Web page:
A Holistic History of Basketball, NBA

[#1] A Holistic History of Basketball

“Lebron brought 3 championships to 3 different teams. Beat that.” – Mario Cajas

“@Mario Cajas  how about winning 11 on the same team and not crying like a b*tch cause you don’t like playing on the Same team as your stepdad” – Ben Scott

As we can see, NBA GOAT debates aren’t the most intelligible discussions out there. Everyone has their two cents and, although I love that and it will always be necessary to spark conversation, not everyone has the facilities to properly evaluate a player’s GOAT case. I don’t necessarily see that as a harsh truth, but rather a universal truth. This belief is a product of years of listening to and reading people claim the deep complexities of basketball, yet settle for measly measuring tools like points per game and rings to determine their GOAT. It just doesn’t make sense to me.

However, the most regretful part of this sentiment is that despite some years following basketball analysis intently, I’m not among those extremely qualified individuals who have gained expertise in knowing the ins and outs, the nitty-gritty, and granulated details of the game to make the strongest inferences and observations to contribute to a progressive GOAT conversation. I continually find myself second-guessing my rankings and takes, knowing there’s more information out there I haven’t yet considered, seemingly an infinite series of known unknowns. I’ve developed a criterion of how I view the game that I’m confident in, but I’m once again feeling the need to “tear it down” and rebuild from the ground up.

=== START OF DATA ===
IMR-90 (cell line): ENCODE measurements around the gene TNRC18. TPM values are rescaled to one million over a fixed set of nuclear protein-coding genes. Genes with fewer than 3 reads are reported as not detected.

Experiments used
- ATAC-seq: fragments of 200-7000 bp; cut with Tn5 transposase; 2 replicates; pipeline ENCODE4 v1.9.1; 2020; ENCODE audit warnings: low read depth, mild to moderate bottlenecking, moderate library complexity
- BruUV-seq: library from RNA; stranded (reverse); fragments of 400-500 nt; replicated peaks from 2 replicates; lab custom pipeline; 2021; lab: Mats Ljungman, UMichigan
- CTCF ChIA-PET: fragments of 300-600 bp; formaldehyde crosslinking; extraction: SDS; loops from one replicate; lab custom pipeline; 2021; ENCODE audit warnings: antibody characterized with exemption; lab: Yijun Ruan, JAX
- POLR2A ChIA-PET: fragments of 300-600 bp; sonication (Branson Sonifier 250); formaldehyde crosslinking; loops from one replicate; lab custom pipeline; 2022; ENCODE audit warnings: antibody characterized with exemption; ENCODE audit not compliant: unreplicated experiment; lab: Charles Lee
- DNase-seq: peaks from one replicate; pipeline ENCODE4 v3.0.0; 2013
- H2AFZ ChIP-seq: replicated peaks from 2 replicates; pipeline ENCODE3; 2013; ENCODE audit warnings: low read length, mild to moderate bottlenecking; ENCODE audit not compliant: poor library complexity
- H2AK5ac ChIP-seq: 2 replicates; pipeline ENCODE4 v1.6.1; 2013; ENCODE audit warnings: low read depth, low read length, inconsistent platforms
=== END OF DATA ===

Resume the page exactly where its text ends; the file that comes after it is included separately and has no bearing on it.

That’s what this series is all about: documenting my attempts to re-learn the sport. Starting with Dr. James Naismith in the 1890s and moving through the first appearances of the NBA to the merger, the rise in the sport’s international popularity in the late-’80s and mid-’90s, and the three-point explosion of the modern era, I’ll take a hardcore deep-dive into the holistic states of the sport. The goals of this research include:

  • Understand the context of the league(s) across time.
  • Learn the customs and practices of different eras.
  • Analyze the evolution of coaching and systematic patterns.
  • Gain experience in evaluating teams, players, and coaching.
  • Improve the methods used to describe on-court events.

among more!

Once these studies intercept with the current season (which will likely be long past 2021), I’ll “conclude” the series with a more reliable GOAT list that will look to evaluate as many careers as possible. I make this path clear because, as I progress in my studies, I’ll write about the lessons I’ve learned, discuss the events of different times, and explore the new ideas I’ve been presented with through installments in this series. Aside from acting as a self-teaching method, I hope these articles can serve as a reference for historical research of a “holistic” history of basketball to interested readers perhaps searching for a similar way to reaching the “Plateau of Sustainability” on the Dunning-Kruger curve. But as students of basketball, we’ll continue to unveil new details from 50 years ago long after these times conclude, but in the team, I hope this can provide some fresh and new information we can all use to understand the game we love.

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